Despite the unseasonably warm weather, it’s clearly the end of the holiday season. Having had some time off recently allowed me some time for reading. This not only involved the usual cheap thriller but also an opportunity to catch up on other books that have been sitting on the shelf.

One book that I think is particularly relevant in this age of big data was ‘The Signal and the Noise: the art and science of prediction’ by Nate Silver. He is a statistician and political forecaster and the book addresses some of the issues we face when the growth of data exceeds our capacity to process it. He warns of the dangers of becoming ‘too starry-eyed’ about what science and technology might accomplish and of inferring causality from mere correlation. How much of the information we are generating is useful and how best to detect the signal in the noise in the exponentially increasing amounts of data will be key challenges for all of us in the life sciences going forward. One area where this is exceptionally true is genomics – given the past investments that we and others have made in the generation and interpretation of genomic data, e.g. through ELIXIR, I think the UK is now well placed to take a lead in this area.

Copyright: Jackie Hunter
Jackie’s own beagles. Copyright: Jackie Hunter

Time off in the summer also allowed time for more gardening and dog walking. Unfortunately one of our two beagles now appears to have epilepsy although the cause is as yet unknown. It is likely that he will have to go onto permanent anti-epileptic medication similar to that used in people. His sister was also diagnosed last year with steroid-responsive meningitis – this is not always responsive to steroids although in her case, luckily, it was. I have to say that this was one time when taking out insurance paid off although I would much rather not have had the occasion to use it. It is also a timely reminder that medications primarily developed for people can also benefit animals and indeed there is further need for better medications for a range of conditions in both animals and man.

In drug discovery and development there is a need for dogs to be used – primarily in toxicological studies. The science community is committed to reducing, refining and replacing animals in research and they are only used where there is no alternative. But in many cases the use of animals is a necessity. A non-rodent species was mandated for toxicology studies following the thalidomide disaster, where the limb defects in people, were not seen in the rats and rabbits that up until that point had been species of choice for such studies. The number of dogs used is relatively small (0.09% of all animals, Home Office 2014) and great care is taken to ensure high welfare standards.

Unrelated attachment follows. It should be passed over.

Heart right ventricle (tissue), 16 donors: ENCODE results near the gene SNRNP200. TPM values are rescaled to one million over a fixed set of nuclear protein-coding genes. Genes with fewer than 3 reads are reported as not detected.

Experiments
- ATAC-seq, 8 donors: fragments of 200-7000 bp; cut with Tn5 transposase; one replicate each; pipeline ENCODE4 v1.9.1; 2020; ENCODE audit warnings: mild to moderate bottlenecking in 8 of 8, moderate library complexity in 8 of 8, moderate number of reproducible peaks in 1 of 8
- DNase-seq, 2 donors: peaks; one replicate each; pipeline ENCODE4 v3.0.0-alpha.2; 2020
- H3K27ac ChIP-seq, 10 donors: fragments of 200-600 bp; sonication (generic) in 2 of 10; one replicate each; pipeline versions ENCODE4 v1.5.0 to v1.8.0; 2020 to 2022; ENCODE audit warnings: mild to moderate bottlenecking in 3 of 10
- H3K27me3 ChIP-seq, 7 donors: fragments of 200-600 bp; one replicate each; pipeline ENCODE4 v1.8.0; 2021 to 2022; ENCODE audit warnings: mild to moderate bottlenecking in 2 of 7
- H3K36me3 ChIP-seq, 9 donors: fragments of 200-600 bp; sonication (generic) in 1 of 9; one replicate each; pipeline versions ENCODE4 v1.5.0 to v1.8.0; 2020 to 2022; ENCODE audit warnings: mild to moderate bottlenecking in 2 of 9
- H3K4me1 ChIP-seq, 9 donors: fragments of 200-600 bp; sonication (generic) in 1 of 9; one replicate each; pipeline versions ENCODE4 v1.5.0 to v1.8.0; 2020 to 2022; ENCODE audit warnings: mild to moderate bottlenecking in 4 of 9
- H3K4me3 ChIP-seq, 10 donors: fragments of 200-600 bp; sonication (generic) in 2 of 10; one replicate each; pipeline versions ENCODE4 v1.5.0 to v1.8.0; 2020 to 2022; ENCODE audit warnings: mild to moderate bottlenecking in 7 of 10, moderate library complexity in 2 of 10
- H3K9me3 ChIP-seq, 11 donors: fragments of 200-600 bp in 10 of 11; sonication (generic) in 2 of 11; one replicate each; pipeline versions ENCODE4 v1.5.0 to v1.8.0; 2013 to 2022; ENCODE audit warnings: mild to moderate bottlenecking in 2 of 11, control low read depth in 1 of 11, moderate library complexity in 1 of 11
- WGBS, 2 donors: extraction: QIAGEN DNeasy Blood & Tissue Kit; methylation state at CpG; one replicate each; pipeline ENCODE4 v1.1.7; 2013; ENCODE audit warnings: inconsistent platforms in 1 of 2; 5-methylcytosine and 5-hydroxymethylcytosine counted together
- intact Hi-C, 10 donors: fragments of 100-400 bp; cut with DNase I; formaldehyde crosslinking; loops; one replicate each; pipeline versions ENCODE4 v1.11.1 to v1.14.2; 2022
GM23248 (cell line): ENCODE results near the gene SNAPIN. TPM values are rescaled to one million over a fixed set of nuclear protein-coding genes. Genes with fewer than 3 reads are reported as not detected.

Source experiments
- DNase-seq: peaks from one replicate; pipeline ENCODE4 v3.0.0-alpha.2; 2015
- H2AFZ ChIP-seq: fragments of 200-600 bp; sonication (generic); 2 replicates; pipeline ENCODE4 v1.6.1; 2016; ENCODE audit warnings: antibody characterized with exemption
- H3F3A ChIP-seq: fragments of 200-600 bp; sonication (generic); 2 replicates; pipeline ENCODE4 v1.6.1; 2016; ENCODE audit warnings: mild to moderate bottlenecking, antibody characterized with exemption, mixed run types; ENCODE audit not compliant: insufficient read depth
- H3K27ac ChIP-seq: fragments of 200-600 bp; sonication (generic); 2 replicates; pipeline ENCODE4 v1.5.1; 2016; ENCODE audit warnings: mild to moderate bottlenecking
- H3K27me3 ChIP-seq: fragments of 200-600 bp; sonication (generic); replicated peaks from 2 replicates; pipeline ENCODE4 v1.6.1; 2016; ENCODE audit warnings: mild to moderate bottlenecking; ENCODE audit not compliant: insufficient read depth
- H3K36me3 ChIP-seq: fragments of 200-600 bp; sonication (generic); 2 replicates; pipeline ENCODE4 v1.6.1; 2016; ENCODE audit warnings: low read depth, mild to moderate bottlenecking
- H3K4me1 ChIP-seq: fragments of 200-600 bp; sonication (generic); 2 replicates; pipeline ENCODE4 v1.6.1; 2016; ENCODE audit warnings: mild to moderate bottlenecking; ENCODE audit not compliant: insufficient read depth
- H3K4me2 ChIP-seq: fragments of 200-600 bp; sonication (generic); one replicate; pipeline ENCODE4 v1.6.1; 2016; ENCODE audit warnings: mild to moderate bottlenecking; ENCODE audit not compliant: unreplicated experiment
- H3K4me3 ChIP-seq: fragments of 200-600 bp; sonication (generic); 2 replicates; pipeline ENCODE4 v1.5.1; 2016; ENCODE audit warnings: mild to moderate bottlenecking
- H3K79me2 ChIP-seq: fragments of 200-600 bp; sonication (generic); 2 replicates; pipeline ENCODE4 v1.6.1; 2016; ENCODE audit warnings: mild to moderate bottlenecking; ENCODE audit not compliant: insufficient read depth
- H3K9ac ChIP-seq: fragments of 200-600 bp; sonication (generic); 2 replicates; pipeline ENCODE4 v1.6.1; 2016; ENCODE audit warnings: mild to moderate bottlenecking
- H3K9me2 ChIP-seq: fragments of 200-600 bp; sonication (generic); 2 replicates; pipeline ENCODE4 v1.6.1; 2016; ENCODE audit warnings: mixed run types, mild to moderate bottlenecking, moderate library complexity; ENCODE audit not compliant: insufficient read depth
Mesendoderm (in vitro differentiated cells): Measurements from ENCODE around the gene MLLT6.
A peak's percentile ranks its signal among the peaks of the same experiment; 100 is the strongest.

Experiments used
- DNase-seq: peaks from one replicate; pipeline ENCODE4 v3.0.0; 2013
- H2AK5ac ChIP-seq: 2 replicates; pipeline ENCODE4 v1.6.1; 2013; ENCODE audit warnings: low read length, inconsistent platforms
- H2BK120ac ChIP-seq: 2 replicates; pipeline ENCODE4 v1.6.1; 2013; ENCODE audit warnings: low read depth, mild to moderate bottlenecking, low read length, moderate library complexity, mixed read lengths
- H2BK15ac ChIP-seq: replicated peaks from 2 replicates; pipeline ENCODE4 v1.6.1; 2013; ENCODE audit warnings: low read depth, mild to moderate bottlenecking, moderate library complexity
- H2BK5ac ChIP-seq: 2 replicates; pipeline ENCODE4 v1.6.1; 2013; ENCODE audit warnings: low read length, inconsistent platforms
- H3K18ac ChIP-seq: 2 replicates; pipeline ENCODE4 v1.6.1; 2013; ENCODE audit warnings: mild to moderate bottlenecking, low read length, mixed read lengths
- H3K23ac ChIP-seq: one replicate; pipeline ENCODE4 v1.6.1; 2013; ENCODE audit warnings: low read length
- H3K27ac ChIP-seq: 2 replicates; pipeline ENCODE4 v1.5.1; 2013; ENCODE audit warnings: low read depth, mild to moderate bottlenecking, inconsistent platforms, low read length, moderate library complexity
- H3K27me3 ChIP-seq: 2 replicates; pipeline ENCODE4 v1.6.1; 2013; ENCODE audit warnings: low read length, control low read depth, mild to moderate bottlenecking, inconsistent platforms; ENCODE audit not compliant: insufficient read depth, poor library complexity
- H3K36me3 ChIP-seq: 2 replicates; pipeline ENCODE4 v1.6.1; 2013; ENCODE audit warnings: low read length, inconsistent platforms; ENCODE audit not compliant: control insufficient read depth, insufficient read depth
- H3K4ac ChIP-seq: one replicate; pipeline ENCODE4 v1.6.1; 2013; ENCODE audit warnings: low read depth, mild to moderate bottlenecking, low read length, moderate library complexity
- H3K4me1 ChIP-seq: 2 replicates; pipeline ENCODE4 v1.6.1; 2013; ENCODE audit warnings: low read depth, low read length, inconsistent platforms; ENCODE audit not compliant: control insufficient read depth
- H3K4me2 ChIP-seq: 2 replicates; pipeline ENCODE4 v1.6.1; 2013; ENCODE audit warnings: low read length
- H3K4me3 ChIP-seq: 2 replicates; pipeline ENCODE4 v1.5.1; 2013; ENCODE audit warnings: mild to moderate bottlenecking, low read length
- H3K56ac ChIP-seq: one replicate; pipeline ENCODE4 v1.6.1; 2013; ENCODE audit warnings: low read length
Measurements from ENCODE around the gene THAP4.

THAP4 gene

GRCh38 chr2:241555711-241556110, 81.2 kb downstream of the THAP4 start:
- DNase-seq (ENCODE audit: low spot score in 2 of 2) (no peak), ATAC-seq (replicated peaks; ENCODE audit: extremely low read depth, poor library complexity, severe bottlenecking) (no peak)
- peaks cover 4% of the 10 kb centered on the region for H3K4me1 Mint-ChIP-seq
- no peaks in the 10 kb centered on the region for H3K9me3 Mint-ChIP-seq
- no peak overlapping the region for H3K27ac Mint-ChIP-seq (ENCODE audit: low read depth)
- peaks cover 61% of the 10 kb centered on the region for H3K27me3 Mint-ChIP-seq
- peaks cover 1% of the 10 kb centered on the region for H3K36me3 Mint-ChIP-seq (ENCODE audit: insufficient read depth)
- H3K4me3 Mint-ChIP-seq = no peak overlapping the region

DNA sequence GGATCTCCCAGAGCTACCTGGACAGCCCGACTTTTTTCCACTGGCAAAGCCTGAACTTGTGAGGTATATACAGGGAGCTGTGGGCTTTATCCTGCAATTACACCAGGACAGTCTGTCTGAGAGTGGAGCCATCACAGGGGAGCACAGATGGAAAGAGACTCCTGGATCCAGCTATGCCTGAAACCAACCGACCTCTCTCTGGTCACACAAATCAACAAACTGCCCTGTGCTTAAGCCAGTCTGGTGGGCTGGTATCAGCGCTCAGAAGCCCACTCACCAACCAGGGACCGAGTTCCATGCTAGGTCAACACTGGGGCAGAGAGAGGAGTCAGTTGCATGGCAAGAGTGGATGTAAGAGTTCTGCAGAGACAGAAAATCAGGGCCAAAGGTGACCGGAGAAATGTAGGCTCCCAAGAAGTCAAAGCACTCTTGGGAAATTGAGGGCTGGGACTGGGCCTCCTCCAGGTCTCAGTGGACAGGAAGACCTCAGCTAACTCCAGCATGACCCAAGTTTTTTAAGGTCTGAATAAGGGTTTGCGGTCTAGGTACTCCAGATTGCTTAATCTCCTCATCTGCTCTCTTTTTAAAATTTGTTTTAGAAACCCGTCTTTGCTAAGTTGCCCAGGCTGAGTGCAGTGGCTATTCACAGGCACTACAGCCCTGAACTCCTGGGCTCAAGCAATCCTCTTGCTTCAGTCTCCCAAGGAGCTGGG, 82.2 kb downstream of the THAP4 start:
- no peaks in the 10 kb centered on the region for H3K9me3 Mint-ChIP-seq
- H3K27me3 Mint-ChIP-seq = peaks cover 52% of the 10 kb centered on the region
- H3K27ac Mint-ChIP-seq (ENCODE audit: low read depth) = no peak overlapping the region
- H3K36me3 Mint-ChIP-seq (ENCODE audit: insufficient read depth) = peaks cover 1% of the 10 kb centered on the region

However, at present many decisions on housing and husbandry for laboratory dogs are based on personal experience or anecdotal evidence. Beagles are the dog of choice for such studies for a number of reasons, so I was pleased to see that Laura Hall, funded by a BBSRC Industrial CASE studentship and supervised by Professor Hannah Buchanan-Smith at the University of Stirling and Dr Sally Robinson from AstraZenenca, has developed a practical framework for harmonising welfare and quality of data for dogs used in research. The team developed tools which allow staff to monitor welfare in the home pen, to examine the effects of changes to housing, husbandry and scientific protocols, and to identify dogs which require additional support.

More broadly animal, as well as plant, health has been the subject of a major review carried out by GO-Science and Defra with the involvement of funders such as BBSRC. A workshop was held at the beginning of September in London when some of the key findings were discussed and the final report should be available next month. I am looking forward to leading the subgroup who will be developing the strategy for animal and plant health in the UK for the next 5-10 years as this is an area that is vitally important both economically and societally.

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